• Bayesian approach: Use external information that allows to judge a priori which model is more likely to be true, i.e. use a prior probability that can be "updated" to yield a posterior probability, given the data. See Ashby (2006) for a review in biomedical research, and A Good P–value is Hard to Find: Why I’m a Bayesian When Time Allows (FE Harrell Jr, 2013).

We would rather like to know \(P(H_0\mid\text{data})\) than \(P(|S|>|s|)\) under the null–even if 'the earth is round (p < .05).'

A motivating example

"Four of these dishes were filled with a conventional nutrient solution and four held an experimental 'life-extending' solution to which vitamin E had been added. I waited three weeks with fingers crossed that there was no contamination of the cell cultures, but at the end of this test period three dishes of each type had survived. My technician and I transplanted the cells, let them grow for 24 hours in contact with a radioactive label, and then fixed and stained them before covering them with a photographic emulsion. Ten days passed and we were ready to examine the autoradiographs. Two years had elapsed since I first envisioned this experiment and now the results were in: I had the six numbers I needed. 'I've lost the labels,' my technician said as she handed me the results. This was a dire situation. Without the labels, I had no way of knowing which cell cultures had been treated with vitamin E and which had not." (Good, 2005)

Here are the data:

121, 118, 110, 34, 12, 22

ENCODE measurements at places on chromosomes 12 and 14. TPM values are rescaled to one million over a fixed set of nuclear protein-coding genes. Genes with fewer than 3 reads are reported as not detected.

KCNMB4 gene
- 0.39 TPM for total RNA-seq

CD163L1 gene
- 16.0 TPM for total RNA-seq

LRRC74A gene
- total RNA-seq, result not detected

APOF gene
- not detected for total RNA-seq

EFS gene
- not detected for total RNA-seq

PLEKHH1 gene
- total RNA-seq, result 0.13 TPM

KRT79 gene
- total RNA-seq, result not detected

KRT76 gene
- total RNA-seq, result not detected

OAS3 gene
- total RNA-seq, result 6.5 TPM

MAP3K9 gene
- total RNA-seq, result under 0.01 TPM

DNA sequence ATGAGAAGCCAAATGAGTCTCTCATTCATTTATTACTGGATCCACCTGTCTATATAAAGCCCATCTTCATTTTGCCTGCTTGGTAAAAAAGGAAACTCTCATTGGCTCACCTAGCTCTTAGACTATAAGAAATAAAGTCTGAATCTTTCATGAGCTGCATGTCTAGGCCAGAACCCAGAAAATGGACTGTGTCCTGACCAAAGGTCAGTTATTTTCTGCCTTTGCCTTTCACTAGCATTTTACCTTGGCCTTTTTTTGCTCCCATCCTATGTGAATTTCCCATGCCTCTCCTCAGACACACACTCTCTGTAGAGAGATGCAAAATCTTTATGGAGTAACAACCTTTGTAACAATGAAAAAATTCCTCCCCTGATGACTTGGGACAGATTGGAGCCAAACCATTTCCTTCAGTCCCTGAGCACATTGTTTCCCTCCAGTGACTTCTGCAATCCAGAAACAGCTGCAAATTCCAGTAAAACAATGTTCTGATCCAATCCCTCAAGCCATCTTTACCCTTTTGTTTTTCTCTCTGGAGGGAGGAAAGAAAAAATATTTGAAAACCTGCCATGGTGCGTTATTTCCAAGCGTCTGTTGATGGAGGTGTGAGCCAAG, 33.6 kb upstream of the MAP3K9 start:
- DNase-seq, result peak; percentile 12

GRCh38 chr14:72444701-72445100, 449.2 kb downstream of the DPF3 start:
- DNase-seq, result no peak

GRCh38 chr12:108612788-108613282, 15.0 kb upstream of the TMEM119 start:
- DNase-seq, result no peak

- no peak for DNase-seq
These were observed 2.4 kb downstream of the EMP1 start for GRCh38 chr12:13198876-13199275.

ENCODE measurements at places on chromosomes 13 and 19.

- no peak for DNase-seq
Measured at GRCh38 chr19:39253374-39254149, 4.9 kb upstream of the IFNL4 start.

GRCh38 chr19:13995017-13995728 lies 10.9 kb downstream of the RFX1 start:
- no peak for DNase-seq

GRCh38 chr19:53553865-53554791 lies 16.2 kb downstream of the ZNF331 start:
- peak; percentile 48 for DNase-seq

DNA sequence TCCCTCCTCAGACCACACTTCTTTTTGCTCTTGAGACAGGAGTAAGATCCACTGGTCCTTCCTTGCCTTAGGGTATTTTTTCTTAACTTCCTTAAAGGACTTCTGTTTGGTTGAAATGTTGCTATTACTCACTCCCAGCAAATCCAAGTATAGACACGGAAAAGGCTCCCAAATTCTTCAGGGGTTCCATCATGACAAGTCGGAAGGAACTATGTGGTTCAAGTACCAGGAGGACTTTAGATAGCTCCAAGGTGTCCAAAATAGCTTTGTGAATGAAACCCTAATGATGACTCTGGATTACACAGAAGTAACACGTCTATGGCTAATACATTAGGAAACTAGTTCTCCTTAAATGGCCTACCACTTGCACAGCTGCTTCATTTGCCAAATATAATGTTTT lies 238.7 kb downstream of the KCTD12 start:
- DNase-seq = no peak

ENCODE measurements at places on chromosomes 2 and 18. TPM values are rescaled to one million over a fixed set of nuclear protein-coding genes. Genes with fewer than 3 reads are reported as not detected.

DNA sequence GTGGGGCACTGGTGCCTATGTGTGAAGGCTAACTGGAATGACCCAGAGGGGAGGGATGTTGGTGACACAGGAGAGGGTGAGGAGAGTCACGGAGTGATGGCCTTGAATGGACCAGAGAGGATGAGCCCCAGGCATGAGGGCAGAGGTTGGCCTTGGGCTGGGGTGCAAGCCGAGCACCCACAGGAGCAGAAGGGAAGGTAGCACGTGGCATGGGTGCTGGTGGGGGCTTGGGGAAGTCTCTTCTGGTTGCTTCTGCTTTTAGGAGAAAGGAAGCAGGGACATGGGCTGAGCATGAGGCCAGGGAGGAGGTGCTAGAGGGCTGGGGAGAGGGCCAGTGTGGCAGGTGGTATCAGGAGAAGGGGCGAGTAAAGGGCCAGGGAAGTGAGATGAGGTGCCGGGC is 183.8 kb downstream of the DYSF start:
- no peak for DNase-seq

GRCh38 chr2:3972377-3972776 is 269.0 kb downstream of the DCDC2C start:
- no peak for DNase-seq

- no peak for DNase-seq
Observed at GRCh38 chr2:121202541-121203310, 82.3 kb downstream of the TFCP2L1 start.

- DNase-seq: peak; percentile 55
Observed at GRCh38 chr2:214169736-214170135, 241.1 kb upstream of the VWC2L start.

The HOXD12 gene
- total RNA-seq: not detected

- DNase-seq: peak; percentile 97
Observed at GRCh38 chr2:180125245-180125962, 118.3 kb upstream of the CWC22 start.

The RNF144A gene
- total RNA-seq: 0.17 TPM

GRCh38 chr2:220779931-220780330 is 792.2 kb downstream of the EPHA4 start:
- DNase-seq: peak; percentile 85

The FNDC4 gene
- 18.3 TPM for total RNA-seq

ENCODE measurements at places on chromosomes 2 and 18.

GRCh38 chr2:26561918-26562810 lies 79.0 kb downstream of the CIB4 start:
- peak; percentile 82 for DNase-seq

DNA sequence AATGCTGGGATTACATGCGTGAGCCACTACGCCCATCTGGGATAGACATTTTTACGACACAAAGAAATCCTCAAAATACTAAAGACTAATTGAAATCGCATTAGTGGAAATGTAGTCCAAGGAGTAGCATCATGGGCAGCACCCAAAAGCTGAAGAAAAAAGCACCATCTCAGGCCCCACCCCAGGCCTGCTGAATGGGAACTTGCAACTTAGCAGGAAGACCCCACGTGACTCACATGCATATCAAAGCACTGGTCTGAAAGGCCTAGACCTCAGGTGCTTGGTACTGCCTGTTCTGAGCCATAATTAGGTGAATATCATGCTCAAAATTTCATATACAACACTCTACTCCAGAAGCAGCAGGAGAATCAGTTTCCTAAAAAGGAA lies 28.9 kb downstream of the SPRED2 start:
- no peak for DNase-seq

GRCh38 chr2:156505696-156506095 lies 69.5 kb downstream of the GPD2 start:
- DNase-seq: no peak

The process of hypothesis testing

  1. Define the null hypothesis (\(H_0\)), its alternative, and risks associated to a decision.
  2. Choose a test statistic, \(S\).
  3. Compute the value of \(S\).
  4. Define the sampling distribution of \(S\) under \(H_0\).
  5. Conclude based on this distribution.

Let \(H_0\): 'vitamin E does not impact culture growth.' Under the null, the two labels (treated, not treated) do not bring any information about the response. Let us consider the total number of cells in each batch.

A permutation testing approach

There are \({6 \choose 3}\) to arrange 3 elements (X1 to X3) taken among a total of 6 elements. Let \(s\) be the sum of their values. The observed sum S=121+118+110=349.

How many times do we observe such an extreme statistic?

X1 X2 X3 s
1 121.00 118.00 110.00 349.00
2 121.00 118.00 34.00 273.00
3 121.00 118.00 12.00 251.00
18 110.00 34.00 22.00 166.00
19 110.00 12.00 22.00 144.00
20 34.00 12.00 22.00 68.00

Parametric approach to null hypothesis testing

Comparing two means

Student's t-test can be used to compare two means estimated from small to moderate sized samples. The idea is to refer the test statistic (parameter estimate divided by its standard error, often times assuming a pooled variance estimated from the whole sample) to a T distribution with \(\nu=n_1+n_2-2\) degrees of freedom.

By default, R's t.test() does not assume equality of variance when performing this test and makes use of Welch-Satterthwaite correction (Behrens-Fisher problem).

## function (x, y = NULL, alternative = c("two.sided", "less", "greater"), 
##     mu = 0, paired = FALSE, var.equal = FALSE, conf.level = 0.95, 
##     ...) 
## NULL

The case of paired samples

Effect of two soporific drugs (1: D. hyoscyamine hydrobromide vs. 2: L. hyoscyamine hydrobromide) measured as increase in hours of sleep compared to control on 10 patients. (William Sealy Gosset, 1876-1937, nom de plume Student).